The requirement that upper beam light sources be no higher than lower beam light sources is a longstanding one and applies across vehicle types. The purpose of the requirement is to help (for any particular vehicle design) ensure good visibility while driving with the lower beams. Generally, drivers can see further when the lower beam light sources are mounted higher. If a manufacturer selects a design in which upper and lower beam light sources are at different heights, the requirement ensures that the lower beam lights are mounted at the higher height, thereby providing slightly better visibility.

While we continue to believe that it might be appropriate at some point to consider changing the existing requirement, we have decided, on further consideration, that such a change should not be undertaken without additional analysis and research related to visibility and glare. Given the complexity of the issues involved, however, and considering agency priorities and allocation of limited resources available to best carry out the agency's safety mission, NHTSA has decided not to pursue further rulemaking on this issue at this time.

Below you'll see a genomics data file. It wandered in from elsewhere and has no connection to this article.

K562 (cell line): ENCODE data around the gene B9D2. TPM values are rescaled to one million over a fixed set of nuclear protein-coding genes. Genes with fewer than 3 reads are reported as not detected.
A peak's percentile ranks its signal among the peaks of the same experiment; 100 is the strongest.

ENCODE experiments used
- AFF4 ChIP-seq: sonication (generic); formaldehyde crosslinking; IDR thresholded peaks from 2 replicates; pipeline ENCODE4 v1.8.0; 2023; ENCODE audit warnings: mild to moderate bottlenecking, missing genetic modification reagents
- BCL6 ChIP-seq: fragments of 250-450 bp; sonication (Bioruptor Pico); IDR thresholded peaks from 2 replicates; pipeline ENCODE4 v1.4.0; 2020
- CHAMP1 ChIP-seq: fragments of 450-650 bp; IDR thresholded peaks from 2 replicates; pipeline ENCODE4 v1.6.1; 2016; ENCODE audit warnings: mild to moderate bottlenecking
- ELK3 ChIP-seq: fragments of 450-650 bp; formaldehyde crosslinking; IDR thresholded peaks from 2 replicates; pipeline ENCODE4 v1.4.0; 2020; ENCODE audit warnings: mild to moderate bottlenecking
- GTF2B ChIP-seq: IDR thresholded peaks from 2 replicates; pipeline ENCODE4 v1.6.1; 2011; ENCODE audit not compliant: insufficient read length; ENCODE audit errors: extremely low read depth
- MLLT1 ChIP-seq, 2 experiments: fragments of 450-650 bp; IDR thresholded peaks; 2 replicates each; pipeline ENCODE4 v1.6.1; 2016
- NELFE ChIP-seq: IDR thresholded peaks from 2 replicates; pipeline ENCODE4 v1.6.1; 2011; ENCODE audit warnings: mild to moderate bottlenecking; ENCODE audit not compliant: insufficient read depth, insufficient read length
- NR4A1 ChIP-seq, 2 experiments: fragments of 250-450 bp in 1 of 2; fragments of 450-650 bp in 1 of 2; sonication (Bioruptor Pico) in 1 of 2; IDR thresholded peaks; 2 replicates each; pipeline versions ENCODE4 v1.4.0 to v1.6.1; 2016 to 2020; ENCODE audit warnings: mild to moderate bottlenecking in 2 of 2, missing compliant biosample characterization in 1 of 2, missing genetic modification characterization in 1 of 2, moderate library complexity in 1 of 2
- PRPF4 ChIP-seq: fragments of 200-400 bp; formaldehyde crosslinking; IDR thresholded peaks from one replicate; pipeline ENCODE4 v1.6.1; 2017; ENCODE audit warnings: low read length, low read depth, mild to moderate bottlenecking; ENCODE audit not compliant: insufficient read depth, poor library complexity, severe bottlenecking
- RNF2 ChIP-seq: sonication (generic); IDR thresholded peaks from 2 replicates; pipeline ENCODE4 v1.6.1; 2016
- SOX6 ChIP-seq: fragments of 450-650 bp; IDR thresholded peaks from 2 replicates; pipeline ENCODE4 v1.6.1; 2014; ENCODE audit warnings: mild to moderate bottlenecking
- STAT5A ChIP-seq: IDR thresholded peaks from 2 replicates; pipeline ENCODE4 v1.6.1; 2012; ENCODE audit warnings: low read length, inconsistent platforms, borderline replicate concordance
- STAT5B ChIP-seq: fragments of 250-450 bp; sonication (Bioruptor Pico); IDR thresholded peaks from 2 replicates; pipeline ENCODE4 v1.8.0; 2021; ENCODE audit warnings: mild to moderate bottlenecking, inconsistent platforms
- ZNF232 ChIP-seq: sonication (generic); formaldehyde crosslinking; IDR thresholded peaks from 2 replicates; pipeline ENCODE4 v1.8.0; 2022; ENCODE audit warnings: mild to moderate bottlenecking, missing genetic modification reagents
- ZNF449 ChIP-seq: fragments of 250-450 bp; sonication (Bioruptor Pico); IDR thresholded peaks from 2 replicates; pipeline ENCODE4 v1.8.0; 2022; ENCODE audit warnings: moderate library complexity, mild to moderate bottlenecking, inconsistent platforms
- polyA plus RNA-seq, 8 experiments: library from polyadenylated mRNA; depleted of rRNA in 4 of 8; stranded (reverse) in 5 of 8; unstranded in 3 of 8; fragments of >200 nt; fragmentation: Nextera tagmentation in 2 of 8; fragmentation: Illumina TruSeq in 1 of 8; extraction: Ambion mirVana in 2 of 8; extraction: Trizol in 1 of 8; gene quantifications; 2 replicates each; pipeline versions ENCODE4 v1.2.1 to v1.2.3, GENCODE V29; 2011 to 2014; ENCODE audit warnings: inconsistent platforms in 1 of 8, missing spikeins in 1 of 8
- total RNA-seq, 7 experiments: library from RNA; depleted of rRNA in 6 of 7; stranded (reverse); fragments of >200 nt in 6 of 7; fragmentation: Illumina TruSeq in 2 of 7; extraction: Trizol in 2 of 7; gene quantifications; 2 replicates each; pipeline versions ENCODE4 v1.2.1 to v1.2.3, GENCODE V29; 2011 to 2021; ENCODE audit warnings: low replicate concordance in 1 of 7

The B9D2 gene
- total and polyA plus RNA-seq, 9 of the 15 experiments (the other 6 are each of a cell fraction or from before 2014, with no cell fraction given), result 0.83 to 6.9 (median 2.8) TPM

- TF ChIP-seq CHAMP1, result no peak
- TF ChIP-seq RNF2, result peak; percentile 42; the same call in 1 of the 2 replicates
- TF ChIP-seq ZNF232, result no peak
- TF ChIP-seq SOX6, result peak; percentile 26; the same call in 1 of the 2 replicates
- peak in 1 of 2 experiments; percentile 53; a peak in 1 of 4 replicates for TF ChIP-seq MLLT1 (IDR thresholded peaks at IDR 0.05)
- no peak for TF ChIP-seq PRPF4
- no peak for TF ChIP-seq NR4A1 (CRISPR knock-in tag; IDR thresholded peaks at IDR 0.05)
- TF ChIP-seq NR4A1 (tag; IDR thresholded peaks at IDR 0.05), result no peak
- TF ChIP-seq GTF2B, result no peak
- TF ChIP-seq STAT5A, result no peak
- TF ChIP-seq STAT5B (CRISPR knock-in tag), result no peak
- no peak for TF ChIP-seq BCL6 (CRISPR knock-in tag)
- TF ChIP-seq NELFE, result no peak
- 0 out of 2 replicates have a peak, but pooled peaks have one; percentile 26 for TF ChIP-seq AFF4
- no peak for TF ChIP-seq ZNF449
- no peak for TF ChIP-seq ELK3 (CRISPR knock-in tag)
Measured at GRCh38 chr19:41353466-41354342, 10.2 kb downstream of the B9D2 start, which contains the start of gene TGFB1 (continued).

As to JAPIA's request to allow multiple lower and upper beam light sources within a single headlamp, that issue was resolved in an interpretation letter sent by the agency to Mr. Mills of Triumph Motorcycles on May 24, 2002.[4]

For the reasons discussed above, NHTSA is withdrawing the rulemaking on the JAPIA petition.

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Authority: 49 U.S.C. 322, 30111, 30115, 30117, and 30166; delegation of authority at 49 CFR 1.50.

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Issued: September 13, 2004.

Stephen R. Kratzke,

Associate Administrator for Rulemaking.

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Footnotes

[FR Doc. 04-21012 Filed 9-16-04; 8:45 am]

BILLING CODE 4910-59-P